Current issues related to economics, (responsible) investment, pensions and income: every week, an APG expert gives a clear answer to the question of the week. This time: chief economist Thijs Knaap on the question of how dependent on China the Dutch economy is. “An economic disconnection from China will have even greater consequences than the disconnection from Russia.”
Last week, Speaker of the U.S. House of Representatives Nancy Pelosi visited Taiwan. The controversial visit raised tensions between the US and China. A conflict of the two economic superpowers over Taiwan thus seems another step closer. “Open trade nations like the Netherlands, with the recent lessons from the Ukraine crisis, need to prepare for this new geopolitical reality faster,” Jonathan Holslag, a political scientist at the Free University of Brussels, argues in NRC. “We need to reduce our economic dependencies on China faster, or the price threatens to get even higher in the coming years.” But how dependent on China are we really, in the Netherlands?
After Russia’s invasion of Ukraine, Western countries imposed hefty sanctions on Moscow. That move can serve as an example of what happens when the U.S. and the EU want to disengage economically from China, Knaap argues. “The example of Russia shows that there are different degrees of dependency. The first is ownership of - in this case - Western equity in Russia or China. Dutch investors have interests in Russian companies, and Russian companies and individuals have assets abroad. In other words, there are financial links. Is that dependence? Yes, because after the war broke out, it became clear to both Western investors and Russian oligarchs that their interests were not safe. If the West breaks off relations with Beijing tomorrow, so to speak, it is quite possible that an immense financial blow to both parties will follow. Although China’s share among Dutch investors is not huge, the amounts involved are substantial. And that loss will be instantaneous.”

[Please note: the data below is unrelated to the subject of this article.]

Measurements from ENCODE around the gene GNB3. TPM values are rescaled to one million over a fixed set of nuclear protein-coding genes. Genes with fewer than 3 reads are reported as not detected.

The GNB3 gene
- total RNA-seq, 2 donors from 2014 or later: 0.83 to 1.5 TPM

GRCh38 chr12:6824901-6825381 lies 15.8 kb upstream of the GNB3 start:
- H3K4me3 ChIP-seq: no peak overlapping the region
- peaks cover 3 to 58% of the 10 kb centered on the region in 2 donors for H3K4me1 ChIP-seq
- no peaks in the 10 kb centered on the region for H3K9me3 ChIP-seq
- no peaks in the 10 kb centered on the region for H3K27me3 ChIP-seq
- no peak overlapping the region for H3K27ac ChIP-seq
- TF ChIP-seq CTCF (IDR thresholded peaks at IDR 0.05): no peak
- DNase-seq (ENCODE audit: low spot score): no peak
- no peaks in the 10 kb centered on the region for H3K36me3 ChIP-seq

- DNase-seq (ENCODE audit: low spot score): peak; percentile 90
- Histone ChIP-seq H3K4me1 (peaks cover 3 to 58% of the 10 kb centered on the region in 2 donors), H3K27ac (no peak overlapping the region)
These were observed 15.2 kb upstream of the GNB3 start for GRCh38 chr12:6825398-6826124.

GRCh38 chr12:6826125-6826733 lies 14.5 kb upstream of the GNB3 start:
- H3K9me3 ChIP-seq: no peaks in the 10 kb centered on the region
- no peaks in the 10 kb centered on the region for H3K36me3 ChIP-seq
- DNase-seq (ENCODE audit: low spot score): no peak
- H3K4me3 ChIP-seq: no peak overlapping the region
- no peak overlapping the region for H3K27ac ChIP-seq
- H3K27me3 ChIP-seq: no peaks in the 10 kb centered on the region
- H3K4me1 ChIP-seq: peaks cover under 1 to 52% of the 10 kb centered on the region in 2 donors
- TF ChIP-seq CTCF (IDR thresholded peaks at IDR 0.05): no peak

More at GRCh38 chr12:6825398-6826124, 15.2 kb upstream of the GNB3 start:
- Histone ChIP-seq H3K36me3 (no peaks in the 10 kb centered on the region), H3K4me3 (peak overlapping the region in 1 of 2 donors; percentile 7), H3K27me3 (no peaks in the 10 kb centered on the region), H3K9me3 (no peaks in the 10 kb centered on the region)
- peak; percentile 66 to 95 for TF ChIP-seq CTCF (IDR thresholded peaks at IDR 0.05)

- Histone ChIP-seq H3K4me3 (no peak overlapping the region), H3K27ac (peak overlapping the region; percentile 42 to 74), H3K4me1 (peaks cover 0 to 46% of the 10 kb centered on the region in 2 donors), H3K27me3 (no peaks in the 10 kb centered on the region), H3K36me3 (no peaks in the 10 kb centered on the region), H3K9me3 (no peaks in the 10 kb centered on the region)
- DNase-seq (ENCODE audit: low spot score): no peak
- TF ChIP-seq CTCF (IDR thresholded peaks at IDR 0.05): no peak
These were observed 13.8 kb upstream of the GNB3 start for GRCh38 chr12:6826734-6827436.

The second form of dependence is trade relations, both of goods and of technology. Of everything we import into the Netherlands, 12.4 percent comes from China. A hefty portion, but it also masks the bigger picture, Knaap said. “The example of Russia really demonstrates very well the importance of the so-called second-order effects. For example, we are not that dependent on Russian gas, but the Germans are. And if they have a gas shortage, we will also have one. We can also see it in imports of, for example, fertilizer from Germany, because the chemical companies there need gas for their production. It is therefore very misleading to look only at the direct economic consequences for the Netherlands, because these days almost all production chains run through several countries. The indirect effects are therefore even greater.”
“Whereas the severing of economic relations with Russia mainly shows how dependent Europe is on Russian fossil fuels, an economic disconnection from China will have even greater consequences," Knaap said. “You can already see that when you look at that Chinese share of 12.4 percent of Dutch imports. If imports were to shrink by such a percentage, that would be a huge economic blow. And that doesn't even include the fact that the other countries the Netherlands trades with also import a lot from China. At the time of the corona crisis, we noticed in Europe how dependent we were on Chinese products. Chinese ports were closed, and you couldn’t even get a bicycle in the Netherlands because we were out of parts. So, it’s very difficult to cut a country out of the supply chain, especially China.”